The exact mechanisms whereby healthy neurons become sensitive to oxidative stress are unknown, and it is also unclear whether antioxidant treatments limit the spread of oxidative damage. For example, it has been reported that varying levels of oxidants can modulate ion channels and consequently effect important neuronal functions such as pacemaking [35]. Thus, antioxidant treatments have been developed and used and have indeed had beneficial effects in preventing or slowing the onset of neurological disease [6].

Antioxidants may modulate transcription factors that ultimately lead to oxidative stress [7]. On the other hand, it has been demonstrated that molecules that were thought to be antioxidants due to their antioxidant capacity in vitro (such as vitamin A and retinoids) have different effects in living organisms (in vivo) as they can increase oxidative damage to biomolecules and generate oxidative stress [810]. In fact free radicals are crucial components of many intracellular signalling pathways (for a review see [11]), and an exaggerated decrease in their levels could lead to undesired cellular events. Thus, many factors contribute to the varied effectiveness of antioxidants in both human and animal trials including differences in dose and timing of antioxidant administration.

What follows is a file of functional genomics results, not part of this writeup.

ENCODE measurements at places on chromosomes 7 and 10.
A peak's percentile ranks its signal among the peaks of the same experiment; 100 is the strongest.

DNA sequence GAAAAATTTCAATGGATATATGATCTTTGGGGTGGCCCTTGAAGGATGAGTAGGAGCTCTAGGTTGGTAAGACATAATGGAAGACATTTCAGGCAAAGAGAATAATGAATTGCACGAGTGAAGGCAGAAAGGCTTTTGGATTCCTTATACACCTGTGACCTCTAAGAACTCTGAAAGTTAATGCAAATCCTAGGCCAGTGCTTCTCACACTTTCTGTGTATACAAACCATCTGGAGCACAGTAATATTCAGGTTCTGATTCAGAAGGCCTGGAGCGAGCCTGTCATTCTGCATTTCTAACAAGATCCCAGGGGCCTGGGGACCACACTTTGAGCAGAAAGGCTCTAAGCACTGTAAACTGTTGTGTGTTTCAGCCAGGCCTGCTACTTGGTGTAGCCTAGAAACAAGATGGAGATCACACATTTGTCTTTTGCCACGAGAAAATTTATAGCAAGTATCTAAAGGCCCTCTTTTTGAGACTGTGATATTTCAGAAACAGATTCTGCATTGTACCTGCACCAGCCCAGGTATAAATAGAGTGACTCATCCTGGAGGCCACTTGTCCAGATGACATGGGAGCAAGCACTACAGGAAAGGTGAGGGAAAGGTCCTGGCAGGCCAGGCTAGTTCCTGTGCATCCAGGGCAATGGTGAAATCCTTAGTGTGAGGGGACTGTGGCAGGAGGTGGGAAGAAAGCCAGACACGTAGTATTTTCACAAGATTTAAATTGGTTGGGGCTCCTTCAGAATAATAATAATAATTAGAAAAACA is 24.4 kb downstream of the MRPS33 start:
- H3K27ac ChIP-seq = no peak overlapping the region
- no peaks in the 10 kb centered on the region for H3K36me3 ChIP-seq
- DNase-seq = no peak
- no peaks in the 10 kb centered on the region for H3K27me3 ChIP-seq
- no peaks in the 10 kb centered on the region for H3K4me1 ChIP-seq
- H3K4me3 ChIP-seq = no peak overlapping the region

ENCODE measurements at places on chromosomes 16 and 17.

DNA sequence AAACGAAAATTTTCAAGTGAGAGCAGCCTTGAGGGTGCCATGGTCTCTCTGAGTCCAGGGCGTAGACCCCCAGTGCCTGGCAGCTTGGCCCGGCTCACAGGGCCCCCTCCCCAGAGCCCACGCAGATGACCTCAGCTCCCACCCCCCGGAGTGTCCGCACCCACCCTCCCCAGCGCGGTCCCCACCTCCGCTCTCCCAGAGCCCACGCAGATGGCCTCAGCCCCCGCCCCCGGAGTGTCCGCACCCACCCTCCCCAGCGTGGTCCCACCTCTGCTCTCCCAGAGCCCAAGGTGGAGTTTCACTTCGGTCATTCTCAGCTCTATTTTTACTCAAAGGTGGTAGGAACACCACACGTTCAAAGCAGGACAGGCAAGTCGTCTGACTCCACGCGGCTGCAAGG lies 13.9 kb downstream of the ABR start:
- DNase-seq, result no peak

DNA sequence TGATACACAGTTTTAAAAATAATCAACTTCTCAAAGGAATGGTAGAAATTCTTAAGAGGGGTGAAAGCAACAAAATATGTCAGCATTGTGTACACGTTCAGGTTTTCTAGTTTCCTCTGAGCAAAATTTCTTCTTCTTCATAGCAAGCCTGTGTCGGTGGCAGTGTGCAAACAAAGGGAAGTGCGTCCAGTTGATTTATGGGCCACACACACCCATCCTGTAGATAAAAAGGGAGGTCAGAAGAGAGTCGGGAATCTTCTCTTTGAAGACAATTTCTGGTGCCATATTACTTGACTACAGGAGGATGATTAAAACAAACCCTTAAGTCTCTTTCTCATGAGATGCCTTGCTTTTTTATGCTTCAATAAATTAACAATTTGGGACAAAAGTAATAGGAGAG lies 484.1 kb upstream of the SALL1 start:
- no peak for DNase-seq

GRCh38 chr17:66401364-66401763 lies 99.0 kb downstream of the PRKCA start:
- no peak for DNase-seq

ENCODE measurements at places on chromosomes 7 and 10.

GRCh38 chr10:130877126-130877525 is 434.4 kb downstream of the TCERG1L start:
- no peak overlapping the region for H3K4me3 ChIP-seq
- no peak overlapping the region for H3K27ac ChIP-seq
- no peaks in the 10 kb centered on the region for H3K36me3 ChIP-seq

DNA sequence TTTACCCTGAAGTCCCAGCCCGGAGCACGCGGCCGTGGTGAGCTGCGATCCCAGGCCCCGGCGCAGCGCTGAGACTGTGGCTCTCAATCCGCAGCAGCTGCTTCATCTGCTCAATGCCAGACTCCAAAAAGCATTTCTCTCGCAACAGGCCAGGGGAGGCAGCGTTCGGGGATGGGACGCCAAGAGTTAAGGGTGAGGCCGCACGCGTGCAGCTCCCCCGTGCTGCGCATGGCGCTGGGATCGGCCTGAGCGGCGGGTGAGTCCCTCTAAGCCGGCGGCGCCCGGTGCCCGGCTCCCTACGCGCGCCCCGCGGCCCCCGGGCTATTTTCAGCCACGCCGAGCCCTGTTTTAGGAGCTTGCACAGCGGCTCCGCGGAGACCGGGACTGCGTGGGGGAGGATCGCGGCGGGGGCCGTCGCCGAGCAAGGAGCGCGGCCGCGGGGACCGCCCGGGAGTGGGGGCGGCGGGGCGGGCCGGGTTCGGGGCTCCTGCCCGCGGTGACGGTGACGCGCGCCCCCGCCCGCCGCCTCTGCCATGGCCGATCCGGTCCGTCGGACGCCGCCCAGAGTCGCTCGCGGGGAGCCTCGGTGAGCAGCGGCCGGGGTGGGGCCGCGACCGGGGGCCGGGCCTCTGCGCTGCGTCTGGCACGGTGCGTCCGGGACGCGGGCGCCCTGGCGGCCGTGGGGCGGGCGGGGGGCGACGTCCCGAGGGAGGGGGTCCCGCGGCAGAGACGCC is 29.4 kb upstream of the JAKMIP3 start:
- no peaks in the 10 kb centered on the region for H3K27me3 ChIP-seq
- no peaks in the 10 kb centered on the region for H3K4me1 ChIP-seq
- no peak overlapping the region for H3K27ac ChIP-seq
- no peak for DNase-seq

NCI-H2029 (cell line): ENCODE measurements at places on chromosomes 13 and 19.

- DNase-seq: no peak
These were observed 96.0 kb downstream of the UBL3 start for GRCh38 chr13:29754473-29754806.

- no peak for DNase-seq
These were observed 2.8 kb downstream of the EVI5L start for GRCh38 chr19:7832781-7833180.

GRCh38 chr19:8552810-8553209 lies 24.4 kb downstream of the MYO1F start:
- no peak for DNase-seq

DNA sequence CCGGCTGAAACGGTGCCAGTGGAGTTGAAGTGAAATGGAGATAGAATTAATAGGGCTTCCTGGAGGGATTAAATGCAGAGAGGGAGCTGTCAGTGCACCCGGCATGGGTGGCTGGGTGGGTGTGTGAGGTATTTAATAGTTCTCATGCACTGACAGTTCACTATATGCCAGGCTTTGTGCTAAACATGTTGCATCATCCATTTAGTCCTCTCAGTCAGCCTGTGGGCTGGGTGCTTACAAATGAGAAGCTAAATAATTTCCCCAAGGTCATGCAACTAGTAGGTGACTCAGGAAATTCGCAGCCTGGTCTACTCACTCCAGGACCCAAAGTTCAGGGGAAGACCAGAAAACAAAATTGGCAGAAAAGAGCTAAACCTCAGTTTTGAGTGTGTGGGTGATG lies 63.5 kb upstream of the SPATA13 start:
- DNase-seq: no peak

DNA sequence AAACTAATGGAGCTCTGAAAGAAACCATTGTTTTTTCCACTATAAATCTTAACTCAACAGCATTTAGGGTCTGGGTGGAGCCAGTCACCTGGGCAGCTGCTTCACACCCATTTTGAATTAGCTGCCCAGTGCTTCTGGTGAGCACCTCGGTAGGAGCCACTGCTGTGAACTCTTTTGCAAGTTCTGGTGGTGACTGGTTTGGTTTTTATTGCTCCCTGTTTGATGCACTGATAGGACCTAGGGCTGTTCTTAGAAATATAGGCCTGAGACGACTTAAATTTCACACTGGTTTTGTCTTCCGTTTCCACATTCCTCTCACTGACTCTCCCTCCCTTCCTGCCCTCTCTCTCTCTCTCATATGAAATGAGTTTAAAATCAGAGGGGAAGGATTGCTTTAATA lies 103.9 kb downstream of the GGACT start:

The present paper explores the effect of two different antioxidants (Trolox and DTT) on pacemaking in Locus coeruleus (LC) neurons. These antioxidants can chelate different reactive species. Both compounds are membrane permeable, so they can easily access intracellular compartments. Trolox is a water-soluble vitamin E analogue with a broad antioxidant spectrum [12], whereas DTT is a reducing agent that acts on thiol (–SH) groups [13]. Here, we demonstrate that LC neurons exhibit three different types of electrophysiological responses to these antioxidants. We believe these responses may represent three neuronal populations that have differential sensitivity to free radicals and are involved in the massive loss of LC neurons observed in pathologies such as Parkinson’s disease.

2. Experimental Procedures

2.1. Preparation of Brain Slices